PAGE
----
Graham’s own Hayley Langford, a third grade teacher at Crestview Elementary School, has been named the 2015 Region 9 Elementary Teacher of the Year.

“It’s a prestigious award,” said Debbie Cummings, Region 9 Education Service Center program coordinator and specialist. 

Graham Independent School District is one of 37 districts in Region 9, and Langford was given the prestigious honor on Aug. 1.

She’s been a teacher for almost 20 years since receiving a bachelor of science degree in early childhood from Angelo State University in 1994, and she also recently graduated with a master’s degree in child development from Texas Woman’s University.

Langford started her teaching career in Everman ISD, at Shelby Alternative School in 1995. 

For three years she taught children there in grades seven math and various electives to children in grades seven through 12. In 1998 Langford became a kindergarten teacher at E. Ray Elementary School for four years, and then taught first grade there for two years.

In 2004 she made the move to Graham and has taught third grade at Crestview Elementary School for the past 10 years. 

As a child, Langford had always had an interest in education. 

“My (kindergarten) teacher made such an impression on me,” Langford said. “(It was) because of her love for us that I always compared other teachers to her.”

This hallway is what Hayley Langford s third grade students will see every day before going into class this year. The Crestview Elementary School teacher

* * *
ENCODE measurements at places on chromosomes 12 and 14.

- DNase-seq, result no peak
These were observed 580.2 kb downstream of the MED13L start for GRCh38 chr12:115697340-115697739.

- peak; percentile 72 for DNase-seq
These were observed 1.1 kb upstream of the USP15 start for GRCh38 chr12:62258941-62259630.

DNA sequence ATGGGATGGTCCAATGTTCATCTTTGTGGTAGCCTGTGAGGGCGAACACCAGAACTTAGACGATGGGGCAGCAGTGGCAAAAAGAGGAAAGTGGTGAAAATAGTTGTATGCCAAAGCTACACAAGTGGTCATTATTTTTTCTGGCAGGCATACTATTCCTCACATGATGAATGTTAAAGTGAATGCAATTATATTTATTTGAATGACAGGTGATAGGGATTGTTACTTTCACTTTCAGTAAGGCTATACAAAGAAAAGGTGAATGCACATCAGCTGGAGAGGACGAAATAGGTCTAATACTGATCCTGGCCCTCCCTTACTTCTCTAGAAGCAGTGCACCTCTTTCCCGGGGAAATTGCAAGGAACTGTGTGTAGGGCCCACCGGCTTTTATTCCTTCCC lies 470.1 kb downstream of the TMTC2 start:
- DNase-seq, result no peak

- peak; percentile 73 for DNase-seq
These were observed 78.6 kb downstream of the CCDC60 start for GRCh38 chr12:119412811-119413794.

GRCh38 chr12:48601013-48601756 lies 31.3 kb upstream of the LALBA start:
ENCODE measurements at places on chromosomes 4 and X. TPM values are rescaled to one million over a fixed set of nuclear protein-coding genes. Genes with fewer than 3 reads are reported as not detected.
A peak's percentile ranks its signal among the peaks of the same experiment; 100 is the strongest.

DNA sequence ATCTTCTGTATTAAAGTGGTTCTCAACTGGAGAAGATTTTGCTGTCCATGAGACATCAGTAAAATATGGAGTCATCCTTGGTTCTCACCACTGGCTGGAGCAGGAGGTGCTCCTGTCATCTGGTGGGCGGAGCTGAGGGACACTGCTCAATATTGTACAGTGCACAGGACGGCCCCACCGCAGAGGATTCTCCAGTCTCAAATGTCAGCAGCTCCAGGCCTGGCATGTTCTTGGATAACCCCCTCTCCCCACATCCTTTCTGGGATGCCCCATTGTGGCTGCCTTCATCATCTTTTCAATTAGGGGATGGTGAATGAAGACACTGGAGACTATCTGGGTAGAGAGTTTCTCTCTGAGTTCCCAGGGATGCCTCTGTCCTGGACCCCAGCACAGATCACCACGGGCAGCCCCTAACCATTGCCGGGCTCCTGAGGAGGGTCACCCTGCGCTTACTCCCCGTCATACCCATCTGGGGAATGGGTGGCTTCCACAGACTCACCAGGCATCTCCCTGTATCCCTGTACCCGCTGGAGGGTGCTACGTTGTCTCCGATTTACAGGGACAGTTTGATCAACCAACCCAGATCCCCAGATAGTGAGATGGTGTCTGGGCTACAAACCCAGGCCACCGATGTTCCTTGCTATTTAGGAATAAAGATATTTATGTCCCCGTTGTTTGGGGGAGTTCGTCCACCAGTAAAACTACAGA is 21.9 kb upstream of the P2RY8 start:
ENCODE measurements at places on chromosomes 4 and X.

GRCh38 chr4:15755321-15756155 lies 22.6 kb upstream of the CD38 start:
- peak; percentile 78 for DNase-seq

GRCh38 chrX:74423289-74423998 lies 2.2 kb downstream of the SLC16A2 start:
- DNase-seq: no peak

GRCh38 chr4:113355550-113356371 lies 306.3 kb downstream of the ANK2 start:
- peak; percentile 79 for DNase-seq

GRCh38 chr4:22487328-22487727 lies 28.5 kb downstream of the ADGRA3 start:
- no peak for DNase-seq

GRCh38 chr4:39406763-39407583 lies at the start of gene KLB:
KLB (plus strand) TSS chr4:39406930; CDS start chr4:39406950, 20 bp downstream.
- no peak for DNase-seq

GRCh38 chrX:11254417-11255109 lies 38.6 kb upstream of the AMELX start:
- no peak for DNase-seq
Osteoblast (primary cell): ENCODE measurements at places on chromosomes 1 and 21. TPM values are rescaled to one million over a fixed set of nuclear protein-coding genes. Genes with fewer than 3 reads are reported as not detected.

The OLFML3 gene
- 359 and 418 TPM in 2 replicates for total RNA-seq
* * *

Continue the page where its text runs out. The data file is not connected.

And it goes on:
This hallway is what Hayley Langford s third grade students will see every day before going into class this year. The Crestview Elementary School teacher Hayley Langford was recently recognized as Region 9 s Elementary Teacher of the Year. (Julianne Murrah)

Langford also helped her sister, who was a young teacher, decorate her classroom for the upcoming school year and observed her sister teach students. 

In high school, Langford worked as a volunteer for a summer day camp program at a local church. 

“All of these experiences influenced my decision to enter the education field, so as I entered college, I knew I wanted to work with children in some manner.” Langford said. “I did not quite know in what capacity, but I knew I wanted (my admiration for) my kindergarten teacher, my sister, and volunteering to be reflected in my own profession.”

Langford decided to pursue a career in early childhood and math. She said she enjoyed teaching all grade levels and has spent the most time in her career teaching third grade. 

By attaining her master’s in child development, she is now convinced of the importance play has on children and their developmental growth.

“I advocated and initiated a before-school-free-play time with my principal, and it was approved,” she said. “After free play on the playground was initiated, children would go outside for five to 10 minutes to play before the bell rang. I noticed the alertness of the children when they entered my room, and the socialization that took place helped prepare them for the education that was to occur.”  

Another teaching method Langford uses helps children realize that their classmates are like a family.

“You live with your family, and you’re a family with your students,” she said. “We become a family within the classroom where I strive to have each child know that I truly believe they are an individual and a learner.” 


Read more in Wednesday's Graham Leader.